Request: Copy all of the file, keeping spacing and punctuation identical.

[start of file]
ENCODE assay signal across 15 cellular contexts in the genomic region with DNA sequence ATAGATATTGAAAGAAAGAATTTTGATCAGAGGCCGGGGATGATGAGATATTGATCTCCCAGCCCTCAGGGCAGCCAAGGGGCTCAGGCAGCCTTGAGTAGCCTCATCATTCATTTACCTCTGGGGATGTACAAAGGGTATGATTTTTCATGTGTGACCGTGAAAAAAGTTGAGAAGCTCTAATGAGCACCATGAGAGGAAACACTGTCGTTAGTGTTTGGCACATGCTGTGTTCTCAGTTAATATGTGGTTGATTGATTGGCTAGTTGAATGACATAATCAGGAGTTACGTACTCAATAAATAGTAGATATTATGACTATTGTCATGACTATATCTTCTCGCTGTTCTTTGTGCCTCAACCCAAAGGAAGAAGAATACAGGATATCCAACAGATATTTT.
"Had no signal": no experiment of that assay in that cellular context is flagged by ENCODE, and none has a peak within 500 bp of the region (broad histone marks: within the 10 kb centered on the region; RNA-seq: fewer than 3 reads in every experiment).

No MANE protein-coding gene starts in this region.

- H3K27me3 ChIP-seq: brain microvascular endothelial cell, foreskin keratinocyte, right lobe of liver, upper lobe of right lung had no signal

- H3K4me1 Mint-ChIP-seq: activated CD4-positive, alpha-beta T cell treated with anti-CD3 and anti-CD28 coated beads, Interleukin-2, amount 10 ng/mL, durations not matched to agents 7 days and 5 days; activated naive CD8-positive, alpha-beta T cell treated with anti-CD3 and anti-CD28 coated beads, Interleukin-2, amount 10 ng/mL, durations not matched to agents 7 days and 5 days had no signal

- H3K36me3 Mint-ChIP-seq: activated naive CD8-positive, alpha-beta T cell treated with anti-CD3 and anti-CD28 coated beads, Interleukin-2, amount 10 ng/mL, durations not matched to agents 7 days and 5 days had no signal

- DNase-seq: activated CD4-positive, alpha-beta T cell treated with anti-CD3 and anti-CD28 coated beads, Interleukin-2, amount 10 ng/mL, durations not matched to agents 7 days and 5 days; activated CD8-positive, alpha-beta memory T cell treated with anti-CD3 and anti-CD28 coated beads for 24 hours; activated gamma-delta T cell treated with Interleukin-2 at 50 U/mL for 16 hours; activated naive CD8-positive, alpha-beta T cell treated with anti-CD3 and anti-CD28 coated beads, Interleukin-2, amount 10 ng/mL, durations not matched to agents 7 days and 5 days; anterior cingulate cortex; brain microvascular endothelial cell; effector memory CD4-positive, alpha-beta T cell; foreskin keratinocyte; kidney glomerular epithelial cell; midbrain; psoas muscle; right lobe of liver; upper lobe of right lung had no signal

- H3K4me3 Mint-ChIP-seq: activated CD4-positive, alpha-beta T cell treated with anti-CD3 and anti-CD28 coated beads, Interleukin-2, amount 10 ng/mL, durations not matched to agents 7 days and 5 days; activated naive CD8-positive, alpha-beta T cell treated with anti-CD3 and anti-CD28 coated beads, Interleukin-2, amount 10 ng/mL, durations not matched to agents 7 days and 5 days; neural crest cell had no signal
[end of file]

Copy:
ENCODE assay signal across 15 cellular contexts in the genomic region with DNA sequence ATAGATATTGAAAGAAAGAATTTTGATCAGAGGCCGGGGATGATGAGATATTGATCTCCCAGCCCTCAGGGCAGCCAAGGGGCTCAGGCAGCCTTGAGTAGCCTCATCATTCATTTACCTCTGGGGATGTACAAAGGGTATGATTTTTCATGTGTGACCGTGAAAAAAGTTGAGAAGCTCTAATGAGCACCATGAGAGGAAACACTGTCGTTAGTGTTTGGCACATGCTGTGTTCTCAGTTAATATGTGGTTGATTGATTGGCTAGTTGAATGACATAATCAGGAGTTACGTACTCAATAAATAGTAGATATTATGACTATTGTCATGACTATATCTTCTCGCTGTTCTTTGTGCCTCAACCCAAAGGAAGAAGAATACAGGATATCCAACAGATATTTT.
"Had no signal": no experiment of that assay in that cellular context is flagged by ENCODE, and none has a peak within 500 bp of the region (broad histone marks: within the 10 kb centered on the region; RNA-seq: fewer than 3 reads in every experiment).

No MANE protein-coding gene starts in this region.

- H3K27me3 ChIP-seq: brain microvascular endothelial cell, foreskin keratinocyte, right lobe of liver, upper lobe of right lung had no signal

- H3K4me1 Mint-ChIP-seq: activated CD4-positive, alpha-beta T cell treated with anti-CD3 and anti-CD28 coated beads, Interleukin-2, amount 10 ng/mL, durations not matched to agents 7 days and 5 days; activated naive CD8-positive, alpha-beta T cell treated with anti-CD3 and anti-CD28 coated beads, Interleukin-2, amount 10 ng/mL, durations not matched to agents 7 days and 5 days had no signal

- H3K36me3 Mint-ChIP-seq: activated naive CD8-positive, alpha-beta T cell treated with anti-CD3 and anti-CD28 coated beads, Interleukin-2, amount 10 ng/mL, durations not matched to agents 7 days and 5 days had no signal

- DNase-seq: activated CD4-positive, alpha-beta T cell treated with anti-CD3 and anti-CD28 coated beads, Interleukin-2, amount 10 ng/mL, durations not matched to agents 7 days and 5 days; activated CD8-positive, alpha-beta memory T cell treated with anti-CD3 and anti-CD28 coated beads for 24 hours; activated gamma-delta T cell treated with Interleukin-2 at 50 U/mL for 16 hours; activated naive CD8-positive, alpha-beta T cell treated with anti-CD3 and anti-CD28 coated beads, Interleukin-2, amount 10 ng/mL, durations not matched to agents 7 days and 5 days; anterior cingulate cortex; brain microvascular endothelial cell; effector memory CD4-positive, alpha-beta T cell; foreskin keratinocyte; kidney glomerular epithelial cell; midbrain; psoas muscle; right lobe of liver; upper lobe of right lung had no signal

- H3K4me3 Mint-ChIP-seq: activated CD4-positive, alpha-beta T cell treated with anti-CD3 and anti-CD28 coated beads, Interleukin-2, amount 10 ng/mL, durations not matched to agents 7 days and 5 days; activated naive CD8-positive, alpha-beta T cell treated with anti-CD3 and anti-CD28 coated beads, Interleukin-2, amount 10 ng/mL, durations not matched to agents 7 days and 5 days; neural crest cell had no signal